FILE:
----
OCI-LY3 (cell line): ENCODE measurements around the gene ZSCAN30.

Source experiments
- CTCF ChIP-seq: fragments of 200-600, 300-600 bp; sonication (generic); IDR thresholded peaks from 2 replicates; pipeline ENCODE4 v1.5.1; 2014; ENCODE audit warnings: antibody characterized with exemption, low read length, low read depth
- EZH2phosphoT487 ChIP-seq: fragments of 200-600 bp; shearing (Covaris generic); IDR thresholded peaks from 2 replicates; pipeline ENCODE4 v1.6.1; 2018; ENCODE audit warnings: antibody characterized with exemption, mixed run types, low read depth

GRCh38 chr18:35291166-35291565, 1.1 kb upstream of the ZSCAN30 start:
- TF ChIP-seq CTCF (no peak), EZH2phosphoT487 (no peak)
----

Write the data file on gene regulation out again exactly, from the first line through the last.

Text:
OCI-LY3 (cell line): ENCODE measurements around the gene ZSCAN30.

Source experiments
- CTCF ChIP-seq: fragments of 200-600, 300-600 bp; sonication (generic); IDR thresholded peaks from 2 replicates; pipeline ENCODE4 v1.5.1; 2014; ENCODE audit warnings: antibody characterized with exemption, low read length, low read depth
- EZH2phosphoT487 ChIP-seq: fragments of 200-600 bp; shearing (Covaris generic); IDR thresholded peaks from 2 replicates; pipeline ENCODE4 v1.6.1; 2018; ENCODE audit warnings: antibody characterized with exemption, mixed run types, low read depth

GRCh38 chr18:35291166-35291565, 1.1 kb upstream of the ZSCAN30 start:
- TF ChIP-seq CTCF (no peak), EZH2phosphoT487 (no peak)